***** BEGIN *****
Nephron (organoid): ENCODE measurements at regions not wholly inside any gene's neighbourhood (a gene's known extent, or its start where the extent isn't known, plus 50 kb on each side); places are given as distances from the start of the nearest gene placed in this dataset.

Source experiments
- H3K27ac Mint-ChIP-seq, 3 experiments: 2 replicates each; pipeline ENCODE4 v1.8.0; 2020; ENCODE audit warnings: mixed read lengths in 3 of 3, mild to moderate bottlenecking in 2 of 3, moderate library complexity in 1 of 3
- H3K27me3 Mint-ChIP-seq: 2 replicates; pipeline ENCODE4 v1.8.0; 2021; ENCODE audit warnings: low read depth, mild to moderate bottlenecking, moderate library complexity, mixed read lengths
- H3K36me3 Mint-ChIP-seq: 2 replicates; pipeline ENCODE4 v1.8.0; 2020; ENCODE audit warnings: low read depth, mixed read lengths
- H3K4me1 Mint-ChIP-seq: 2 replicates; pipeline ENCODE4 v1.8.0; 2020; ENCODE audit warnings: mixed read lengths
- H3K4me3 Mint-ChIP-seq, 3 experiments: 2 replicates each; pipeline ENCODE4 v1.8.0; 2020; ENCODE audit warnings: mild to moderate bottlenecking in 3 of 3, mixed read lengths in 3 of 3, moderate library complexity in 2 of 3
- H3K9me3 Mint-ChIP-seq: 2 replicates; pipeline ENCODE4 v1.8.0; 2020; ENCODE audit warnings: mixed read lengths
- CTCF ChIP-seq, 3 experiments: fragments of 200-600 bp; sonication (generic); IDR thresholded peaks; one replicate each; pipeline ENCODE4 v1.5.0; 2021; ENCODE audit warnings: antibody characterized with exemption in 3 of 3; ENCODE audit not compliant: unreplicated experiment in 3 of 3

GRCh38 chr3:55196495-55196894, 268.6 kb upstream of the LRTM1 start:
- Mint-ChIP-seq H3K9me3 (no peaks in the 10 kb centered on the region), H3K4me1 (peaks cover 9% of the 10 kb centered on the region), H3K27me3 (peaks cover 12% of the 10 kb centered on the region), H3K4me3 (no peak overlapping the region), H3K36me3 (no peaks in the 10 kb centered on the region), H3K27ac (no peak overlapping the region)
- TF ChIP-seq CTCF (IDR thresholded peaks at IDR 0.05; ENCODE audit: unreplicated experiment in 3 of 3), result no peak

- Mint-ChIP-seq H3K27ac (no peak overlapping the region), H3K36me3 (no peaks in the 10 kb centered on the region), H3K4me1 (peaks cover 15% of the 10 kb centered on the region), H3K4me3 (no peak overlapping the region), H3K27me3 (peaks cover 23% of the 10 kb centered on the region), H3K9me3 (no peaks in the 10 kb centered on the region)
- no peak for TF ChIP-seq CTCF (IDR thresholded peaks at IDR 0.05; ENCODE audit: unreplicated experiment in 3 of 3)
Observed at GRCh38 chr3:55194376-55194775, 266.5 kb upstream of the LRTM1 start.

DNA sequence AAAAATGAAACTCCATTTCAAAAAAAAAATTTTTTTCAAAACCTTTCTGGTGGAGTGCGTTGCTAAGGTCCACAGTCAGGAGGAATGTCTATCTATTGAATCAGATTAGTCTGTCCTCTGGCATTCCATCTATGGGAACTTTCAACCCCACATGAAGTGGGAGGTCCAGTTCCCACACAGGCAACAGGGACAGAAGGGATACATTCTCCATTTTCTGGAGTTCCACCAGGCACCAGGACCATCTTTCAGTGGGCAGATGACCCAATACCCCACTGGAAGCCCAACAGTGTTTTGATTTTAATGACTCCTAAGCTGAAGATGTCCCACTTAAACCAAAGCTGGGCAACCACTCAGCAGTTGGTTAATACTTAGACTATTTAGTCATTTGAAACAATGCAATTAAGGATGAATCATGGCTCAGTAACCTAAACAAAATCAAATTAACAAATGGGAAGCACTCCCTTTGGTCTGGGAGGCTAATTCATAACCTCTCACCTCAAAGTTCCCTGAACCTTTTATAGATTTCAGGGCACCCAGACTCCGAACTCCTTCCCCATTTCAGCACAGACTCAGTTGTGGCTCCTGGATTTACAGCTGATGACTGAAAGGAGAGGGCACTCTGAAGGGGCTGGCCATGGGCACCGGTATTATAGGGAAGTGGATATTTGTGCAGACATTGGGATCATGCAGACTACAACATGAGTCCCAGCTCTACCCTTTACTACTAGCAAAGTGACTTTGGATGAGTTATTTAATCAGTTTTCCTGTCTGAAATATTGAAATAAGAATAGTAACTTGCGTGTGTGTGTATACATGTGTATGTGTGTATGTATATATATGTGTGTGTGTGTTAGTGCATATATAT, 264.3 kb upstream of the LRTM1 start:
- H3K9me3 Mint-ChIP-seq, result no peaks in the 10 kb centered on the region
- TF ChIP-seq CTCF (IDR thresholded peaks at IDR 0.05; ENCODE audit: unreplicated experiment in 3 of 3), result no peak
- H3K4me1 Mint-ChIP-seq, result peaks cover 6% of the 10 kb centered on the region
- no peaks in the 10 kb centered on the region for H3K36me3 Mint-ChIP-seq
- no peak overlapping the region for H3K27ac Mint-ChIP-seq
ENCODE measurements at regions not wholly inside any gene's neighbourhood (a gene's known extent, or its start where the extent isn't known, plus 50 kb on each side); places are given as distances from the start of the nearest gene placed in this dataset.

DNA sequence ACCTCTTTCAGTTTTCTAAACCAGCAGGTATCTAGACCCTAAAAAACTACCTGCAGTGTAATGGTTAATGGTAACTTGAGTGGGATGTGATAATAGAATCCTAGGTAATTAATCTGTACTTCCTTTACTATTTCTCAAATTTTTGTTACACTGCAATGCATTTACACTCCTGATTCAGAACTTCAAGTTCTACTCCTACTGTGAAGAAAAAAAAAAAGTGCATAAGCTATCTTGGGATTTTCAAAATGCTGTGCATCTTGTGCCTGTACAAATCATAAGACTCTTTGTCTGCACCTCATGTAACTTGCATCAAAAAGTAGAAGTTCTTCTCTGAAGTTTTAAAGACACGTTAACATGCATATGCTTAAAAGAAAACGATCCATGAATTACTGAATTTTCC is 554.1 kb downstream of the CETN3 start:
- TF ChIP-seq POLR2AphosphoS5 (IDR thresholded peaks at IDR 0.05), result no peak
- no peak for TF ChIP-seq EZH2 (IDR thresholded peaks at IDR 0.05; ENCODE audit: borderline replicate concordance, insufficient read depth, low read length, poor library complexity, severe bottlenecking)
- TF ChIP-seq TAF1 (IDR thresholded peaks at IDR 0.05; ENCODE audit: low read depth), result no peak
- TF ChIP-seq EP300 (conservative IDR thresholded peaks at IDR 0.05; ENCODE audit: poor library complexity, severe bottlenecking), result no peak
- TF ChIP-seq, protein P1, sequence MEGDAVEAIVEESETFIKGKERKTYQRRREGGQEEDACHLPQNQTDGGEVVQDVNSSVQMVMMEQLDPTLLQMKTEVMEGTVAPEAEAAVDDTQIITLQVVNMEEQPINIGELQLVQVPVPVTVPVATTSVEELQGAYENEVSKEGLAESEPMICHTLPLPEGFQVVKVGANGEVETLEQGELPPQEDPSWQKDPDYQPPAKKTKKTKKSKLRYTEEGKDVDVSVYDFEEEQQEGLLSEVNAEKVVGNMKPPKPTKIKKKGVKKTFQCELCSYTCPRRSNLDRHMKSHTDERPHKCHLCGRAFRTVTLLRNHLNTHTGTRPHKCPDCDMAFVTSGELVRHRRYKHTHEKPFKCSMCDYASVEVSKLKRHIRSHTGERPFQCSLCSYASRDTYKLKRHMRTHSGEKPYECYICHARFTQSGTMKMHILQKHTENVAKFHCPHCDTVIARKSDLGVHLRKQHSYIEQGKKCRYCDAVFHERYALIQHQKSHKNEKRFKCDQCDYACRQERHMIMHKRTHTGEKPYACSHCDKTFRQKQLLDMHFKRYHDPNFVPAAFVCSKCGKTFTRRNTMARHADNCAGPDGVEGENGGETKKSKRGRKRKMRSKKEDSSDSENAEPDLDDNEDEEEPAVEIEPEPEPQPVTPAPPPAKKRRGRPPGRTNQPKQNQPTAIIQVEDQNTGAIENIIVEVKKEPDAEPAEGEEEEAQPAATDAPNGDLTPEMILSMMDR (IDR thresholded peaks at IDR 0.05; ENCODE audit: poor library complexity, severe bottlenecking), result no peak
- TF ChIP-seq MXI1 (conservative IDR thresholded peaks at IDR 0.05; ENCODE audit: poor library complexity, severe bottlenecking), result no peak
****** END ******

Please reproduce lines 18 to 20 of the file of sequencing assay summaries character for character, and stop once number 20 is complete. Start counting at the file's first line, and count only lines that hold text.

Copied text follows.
- TF ChIP-seq CTCF (IDR thresholded peaks at IDR 0.05; ENCODE audit: unreplicated experiment in 3 of 3), result no peak
- H3K4me1 Mint-ChIP-seq, result peaks cover 6% of the 10 kb centered on the region
- no peaks in the 10 kb centered on the region for H3K36me3 Mint-ChIP-seq